1. If the estate tax return is required to be filed because of the value of the estate, then only assets increasing estate tax have to be valued with appropriate appraisals. Assets passing to a surviving spouse or charity do not have to be valued because those assets do not increase estate tax.
  1. Small estates will need appraisals where the value of the marital or charitable devise or devises will determine the value of the non-marital charitable assets, such as where the trust says “give my spouse $2,000,000 worth of assets and the rest will go to my children.”



  1. 9100 relief will apply under Revenue Procedure 2014-18, if the estate is below the filing threshold (gross assets are less than the exemption amount) or a return was timely filed and the Portability Allowance was inadvertently elected out of.
  1. Typically, 9100 relief in most areas of the tax code will only be available if the taxpayer consulted with an advisor who gave wrong or insufficient advice. This is not being mentioned in the Private Letter Rulings being issued, and is an example of IRS leniency.
  2. For estates of descendants dying after January 1, 2014, the IRS may grant discretionary 9100 relief for estates with gross assets less than the exemption amount, which are not otherwise required to file a return, however no private letter ruling is required.
Decedent who died prior to January 1, 2014 Decedent who died on or after January 1, 2014

Estates with Gross Assets under the Estate Tax Exclusion Amount ($5,490,000)


Relief may be granted under Revenue Procedure 2014-18 Must file for 9100 relief

Estates with Gross Assets over the Estate Tax Exclusion Amount, but no tax owed due to Marital Deduction or Charitable Deduction


No relief available No relief available

Estates Owing Estate Tax


No relief available No relief available


  • A) Where previous gifts by the decedent exceeded his or her exemption, the DSUE is reduced only by the previous exemption usage, and not by the excess gift that tax was paid upon. So if the decedent made a $5,600,000 gift in 2016 and paid gift tax on $150,000, the DSUE for a death in 2017 will be $40,000 ($5,490,000 minus $5,450,000)B) You can only use your first spouse’s DSUE, not the DSUE from subsequent spouses.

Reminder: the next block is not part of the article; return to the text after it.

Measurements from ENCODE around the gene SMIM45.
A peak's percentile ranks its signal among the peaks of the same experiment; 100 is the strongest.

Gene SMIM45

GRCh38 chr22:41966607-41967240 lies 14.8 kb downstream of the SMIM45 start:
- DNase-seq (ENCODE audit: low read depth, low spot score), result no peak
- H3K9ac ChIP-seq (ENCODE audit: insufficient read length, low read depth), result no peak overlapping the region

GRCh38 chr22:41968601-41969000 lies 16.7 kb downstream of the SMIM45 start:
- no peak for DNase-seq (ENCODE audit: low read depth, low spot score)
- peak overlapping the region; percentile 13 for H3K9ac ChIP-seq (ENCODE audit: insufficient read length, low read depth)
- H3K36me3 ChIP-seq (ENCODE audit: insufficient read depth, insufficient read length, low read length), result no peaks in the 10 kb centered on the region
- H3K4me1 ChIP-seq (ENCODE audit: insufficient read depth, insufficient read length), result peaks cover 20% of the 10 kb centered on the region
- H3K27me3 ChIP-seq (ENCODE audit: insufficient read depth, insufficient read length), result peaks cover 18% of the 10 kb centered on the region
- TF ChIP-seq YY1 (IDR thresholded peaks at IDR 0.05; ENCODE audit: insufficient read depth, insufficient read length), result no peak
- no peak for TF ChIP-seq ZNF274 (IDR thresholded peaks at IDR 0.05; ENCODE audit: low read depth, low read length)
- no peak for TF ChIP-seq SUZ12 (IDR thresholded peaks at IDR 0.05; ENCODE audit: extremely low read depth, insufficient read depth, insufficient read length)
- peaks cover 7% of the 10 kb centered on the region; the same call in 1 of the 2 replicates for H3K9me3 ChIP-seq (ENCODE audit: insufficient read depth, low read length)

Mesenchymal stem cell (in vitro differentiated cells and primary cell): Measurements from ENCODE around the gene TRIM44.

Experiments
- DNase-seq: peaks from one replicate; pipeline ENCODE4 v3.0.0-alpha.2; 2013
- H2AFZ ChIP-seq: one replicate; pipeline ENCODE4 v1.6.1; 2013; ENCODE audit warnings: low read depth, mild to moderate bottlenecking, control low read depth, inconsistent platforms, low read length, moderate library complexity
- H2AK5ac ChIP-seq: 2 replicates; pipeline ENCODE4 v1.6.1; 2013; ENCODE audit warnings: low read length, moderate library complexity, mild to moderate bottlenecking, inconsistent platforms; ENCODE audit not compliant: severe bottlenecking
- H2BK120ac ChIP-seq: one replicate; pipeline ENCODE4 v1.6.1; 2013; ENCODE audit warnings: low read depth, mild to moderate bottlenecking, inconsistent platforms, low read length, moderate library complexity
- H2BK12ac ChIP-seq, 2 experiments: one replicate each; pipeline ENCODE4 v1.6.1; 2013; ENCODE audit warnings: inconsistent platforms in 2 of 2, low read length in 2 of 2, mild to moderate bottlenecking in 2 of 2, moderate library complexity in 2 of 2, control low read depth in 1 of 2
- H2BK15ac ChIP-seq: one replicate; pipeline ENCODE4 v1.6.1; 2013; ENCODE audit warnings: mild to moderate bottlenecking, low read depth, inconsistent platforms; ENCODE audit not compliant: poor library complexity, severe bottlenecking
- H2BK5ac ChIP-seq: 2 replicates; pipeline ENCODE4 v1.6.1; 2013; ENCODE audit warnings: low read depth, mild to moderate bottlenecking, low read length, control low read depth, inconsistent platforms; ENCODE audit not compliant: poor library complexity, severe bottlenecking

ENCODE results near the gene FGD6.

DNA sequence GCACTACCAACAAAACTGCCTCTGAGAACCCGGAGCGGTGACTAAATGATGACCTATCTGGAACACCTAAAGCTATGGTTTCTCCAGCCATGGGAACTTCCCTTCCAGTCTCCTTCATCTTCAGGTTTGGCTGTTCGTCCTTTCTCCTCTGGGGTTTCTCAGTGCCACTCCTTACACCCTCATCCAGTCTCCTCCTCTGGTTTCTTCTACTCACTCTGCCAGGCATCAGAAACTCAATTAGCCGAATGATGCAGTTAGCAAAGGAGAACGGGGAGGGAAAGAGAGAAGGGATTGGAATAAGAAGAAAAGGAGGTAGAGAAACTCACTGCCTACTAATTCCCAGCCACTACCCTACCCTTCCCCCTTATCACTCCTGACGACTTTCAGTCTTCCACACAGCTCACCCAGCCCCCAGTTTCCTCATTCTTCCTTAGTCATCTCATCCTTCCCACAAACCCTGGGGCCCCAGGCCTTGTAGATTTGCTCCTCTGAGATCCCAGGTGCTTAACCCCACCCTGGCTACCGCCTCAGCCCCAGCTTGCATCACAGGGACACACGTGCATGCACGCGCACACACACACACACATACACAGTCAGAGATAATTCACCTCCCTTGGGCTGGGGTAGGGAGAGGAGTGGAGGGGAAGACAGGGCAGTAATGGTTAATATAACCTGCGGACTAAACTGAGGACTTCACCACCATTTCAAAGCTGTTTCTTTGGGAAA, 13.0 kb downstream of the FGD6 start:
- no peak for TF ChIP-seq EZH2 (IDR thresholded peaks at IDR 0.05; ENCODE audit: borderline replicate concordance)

Planners should consider funding a hybrid asset protection trust to make use of the DSUE while having the assets available for the surviving spouse if needed – Under a hybrid asset protection trust the spouse is not named as a beneficiary but may be added by Trust Protectors if certain events occur.



  1. True
  2. True
  3. True
  4. False – ALL ASSETS must be valued, even if there is no estate tax due.
  5. True
  6. False – This Revenue Procedure only applies for estates of decedents who died PRIOR to January 1, 2014.
  7. True
  8. False – PLR is required and as of now there are no provisions for permanent relief in the final regulations. The cost is $9,800 if received prior to February 2, 2017 and $10,000 thereafter. Speakers at the Heckerling Institute thought it was $27,500.
  9. A) True
    B) False – You can only use your last deceased’s spouse’s DSUE, not the spouse before that. The surviving spouse should therefore consider gifting without delay or at least before remarrying and having a new spouse die. The black widow serial killer could keep marrying and making gifts by killing multiple husbands.



The Antifragile Medical Practice
by Pariksith Singh, M.D.

Nassim Taleb in his brilliant book Antifragile shows how some entities only get stronger with volatility, uncertainty, fluctuations in the market and rapid shifts in business climate. He calls these entities “antifragile,” as opposed to fragile, i.e., the ones that get weaker or are destroyed by ‘black swan’ events.

The question for us then is: how do we make our medical practice antifragile? How do we get stronger while others are decimated? To my mind, an antifragile medical practice, or any other business needs a multi-pronged approach. Some of these essential elements include the following: